powerful corporations In the country,
far from deterring, rather moves him
to select them In joining the Issue
whether great corporations shall be
superior or subject to the law.
The Investigations of Commissioner
Garfield and the Interstate Commerce
commission and other developments
have "put the Department of Justice
In possession of evidence deemed suffi
cient to secure conviction of these
giant concerns which have so long
been beyond reach of the law. It
would not have been so serious to at
tack Corporation offenders less In
fluential and formidable. Yha. mere
time server would have taken that
course, and public authority has been
too much in such hands.
President Roosevelt from the be
ginning of his administration has dem
onstrated his resoluteness and courage
by directing the powers of the govern
ment against formidable law violators,
as the prosecutions of the Northern
Securities, Tobacco, Paper, Chemical
and Meat trusts signally show, and
most valuable results In court decis
ions, publicity and stimulation of pub
lic sentiment have already been se
cured. But, If in addition to the vast
progress that has thus been attained,
the two mighty corporate aggrega
tions with which the government has
now grappled are brought to book and
the penalties of the law Inflicted, the
crisis of the great battle will have
been passed. It will be accepted as
the conclusive sign that the day has
come when the laws are made to be
obeyed by the great corporation com
bine as well as by the ordinary cltl
ren, and this Is precisely the purpose
which the president has more than
once publicly declared the paramount
need of our time.
COST OF THE GOVERNMENT.
While the few appropriation bills
still pending may cause a silent dif
ference In the amount allowed by con
gress for the annual expenses of gov
ernment, It will be approximately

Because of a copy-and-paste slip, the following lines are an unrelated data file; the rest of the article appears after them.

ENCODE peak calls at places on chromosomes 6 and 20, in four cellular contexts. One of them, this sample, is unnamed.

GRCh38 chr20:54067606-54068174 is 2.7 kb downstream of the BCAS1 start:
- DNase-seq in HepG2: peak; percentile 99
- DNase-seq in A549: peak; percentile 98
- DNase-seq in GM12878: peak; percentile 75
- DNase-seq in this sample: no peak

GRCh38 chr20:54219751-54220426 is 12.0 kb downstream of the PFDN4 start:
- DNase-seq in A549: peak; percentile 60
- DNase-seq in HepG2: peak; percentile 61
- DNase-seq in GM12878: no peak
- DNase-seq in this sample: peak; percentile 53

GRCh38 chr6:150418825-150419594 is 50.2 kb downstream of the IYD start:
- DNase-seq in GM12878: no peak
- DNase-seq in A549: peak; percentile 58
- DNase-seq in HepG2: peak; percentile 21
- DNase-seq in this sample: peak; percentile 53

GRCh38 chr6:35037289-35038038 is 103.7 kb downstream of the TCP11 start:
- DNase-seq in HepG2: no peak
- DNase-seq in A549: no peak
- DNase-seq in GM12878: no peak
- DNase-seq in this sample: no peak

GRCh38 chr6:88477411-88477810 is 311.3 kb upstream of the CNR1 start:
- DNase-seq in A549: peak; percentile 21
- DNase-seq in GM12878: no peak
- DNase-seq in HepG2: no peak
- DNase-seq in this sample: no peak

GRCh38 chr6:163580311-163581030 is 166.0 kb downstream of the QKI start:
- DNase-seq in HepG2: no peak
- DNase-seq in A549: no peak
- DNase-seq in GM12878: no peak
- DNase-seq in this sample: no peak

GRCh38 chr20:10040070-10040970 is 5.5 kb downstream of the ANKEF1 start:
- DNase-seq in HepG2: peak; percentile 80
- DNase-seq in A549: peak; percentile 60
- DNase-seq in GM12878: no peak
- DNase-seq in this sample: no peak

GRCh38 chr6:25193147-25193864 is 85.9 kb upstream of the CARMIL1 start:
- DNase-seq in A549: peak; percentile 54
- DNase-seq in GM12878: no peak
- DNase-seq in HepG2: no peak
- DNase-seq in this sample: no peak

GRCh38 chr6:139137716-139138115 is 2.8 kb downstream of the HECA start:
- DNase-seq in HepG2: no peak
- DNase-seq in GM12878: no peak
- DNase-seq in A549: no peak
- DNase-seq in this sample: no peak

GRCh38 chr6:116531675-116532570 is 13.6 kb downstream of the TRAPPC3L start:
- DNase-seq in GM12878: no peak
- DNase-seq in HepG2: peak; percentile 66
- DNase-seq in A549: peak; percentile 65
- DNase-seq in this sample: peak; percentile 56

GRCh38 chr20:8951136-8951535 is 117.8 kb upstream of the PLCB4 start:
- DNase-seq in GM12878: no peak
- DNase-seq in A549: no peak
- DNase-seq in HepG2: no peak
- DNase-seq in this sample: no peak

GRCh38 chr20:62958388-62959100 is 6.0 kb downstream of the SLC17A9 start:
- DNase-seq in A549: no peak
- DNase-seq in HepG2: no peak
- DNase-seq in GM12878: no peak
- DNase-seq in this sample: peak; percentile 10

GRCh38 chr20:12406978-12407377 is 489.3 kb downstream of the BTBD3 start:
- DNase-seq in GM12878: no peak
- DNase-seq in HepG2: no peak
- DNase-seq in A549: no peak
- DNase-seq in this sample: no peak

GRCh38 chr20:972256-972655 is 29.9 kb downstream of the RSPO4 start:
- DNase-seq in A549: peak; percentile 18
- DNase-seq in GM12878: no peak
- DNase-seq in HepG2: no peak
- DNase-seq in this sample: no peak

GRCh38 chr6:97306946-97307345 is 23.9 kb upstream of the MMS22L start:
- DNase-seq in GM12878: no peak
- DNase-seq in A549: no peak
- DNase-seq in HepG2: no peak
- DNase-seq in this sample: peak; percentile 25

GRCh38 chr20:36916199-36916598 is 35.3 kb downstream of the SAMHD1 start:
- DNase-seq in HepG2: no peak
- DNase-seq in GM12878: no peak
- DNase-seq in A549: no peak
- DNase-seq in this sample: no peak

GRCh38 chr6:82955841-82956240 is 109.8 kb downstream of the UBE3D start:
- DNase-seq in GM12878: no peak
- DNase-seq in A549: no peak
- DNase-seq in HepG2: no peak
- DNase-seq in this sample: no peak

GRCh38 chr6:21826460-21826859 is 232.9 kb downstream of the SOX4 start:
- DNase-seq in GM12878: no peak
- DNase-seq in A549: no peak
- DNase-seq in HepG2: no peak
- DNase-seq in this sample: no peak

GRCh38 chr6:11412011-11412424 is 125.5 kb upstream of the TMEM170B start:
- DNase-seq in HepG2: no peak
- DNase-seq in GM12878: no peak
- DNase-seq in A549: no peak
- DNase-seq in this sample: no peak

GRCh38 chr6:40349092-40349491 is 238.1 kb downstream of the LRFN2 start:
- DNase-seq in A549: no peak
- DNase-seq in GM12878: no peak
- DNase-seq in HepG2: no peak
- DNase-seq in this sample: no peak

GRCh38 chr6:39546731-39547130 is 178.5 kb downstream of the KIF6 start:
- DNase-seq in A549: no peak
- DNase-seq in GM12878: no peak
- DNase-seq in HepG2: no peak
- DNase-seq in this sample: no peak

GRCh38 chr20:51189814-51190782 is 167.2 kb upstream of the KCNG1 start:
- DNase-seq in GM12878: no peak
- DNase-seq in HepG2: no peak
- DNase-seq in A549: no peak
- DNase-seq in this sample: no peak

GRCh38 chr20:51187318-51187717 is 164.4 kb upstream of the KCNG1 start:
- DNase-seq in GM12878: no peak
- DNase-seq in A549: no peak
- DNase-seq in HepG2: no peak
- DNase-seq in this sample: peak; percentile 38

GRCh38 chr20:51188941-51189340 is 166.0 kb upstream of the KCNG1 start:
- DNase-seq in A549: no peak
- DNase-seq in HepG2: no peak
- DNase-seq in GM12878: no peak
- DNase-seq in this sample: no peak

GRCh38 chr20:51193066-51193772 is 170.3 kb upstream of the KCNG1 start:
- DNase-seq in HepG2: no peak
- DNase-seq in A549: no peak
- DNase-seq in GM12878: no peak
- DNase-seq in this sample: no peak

$900,000,000, exceeding that for any
other fiscal year In our history. . The
average annual national expenses
now by far exceed the highest point
reached during the civil war, which
then seemed to threaten the country
In almost every direction there
have been Imperative demands for
larger appropriations for the new fis
cal year which begins July 1, large
as were the necessities for the cur
rent fiscal year. . Not extravagance,
but the amazing growth of the coun
try and the requirements for service
which public opinion has put upon the
government, are the cause, and it Is
significant that throughout the con
sideration ot the supply bill the oppo
sition, always especially eager to seize
points of partisan advantage when the
congressional elections are coming on,
has not raised the cry of wasteful and
excessive expenditure, but on the con
trary has Joined In the demand for
services which call for increased
expense. The growth of the postal
department, particularly In the vast
expansion of rural delivery, and the
enlarged meat inspection, involving a
cost of $8,000,000, are illustrations
of national development compelling
larger provision of funds.
It has not been long since appro
priations of only about one-half the
amount allowed at this session was
made the chief basis of partisan in
dictment against the republican party
with such effect that General Harrison
was defeated for re-election and the
democratic party given control of the
bouse of representatives. But it Is
recognized now In all parties that the
government of a country expanding at
such a rate as ours cannot meet the
needs of public service without corre
sponding expense. The very magni
tude of private and corporation opera
tions of which tbe people have be
come accustomed the last ten years
has disarmed the popular prejudice
which outcry against "the billion dol
lar congress" once excited.
The fact remains, notwithstanding
the Increase of expenses and the vast
total required to state them, that the
treasury will almost certainly be able
to meet them out of current revenues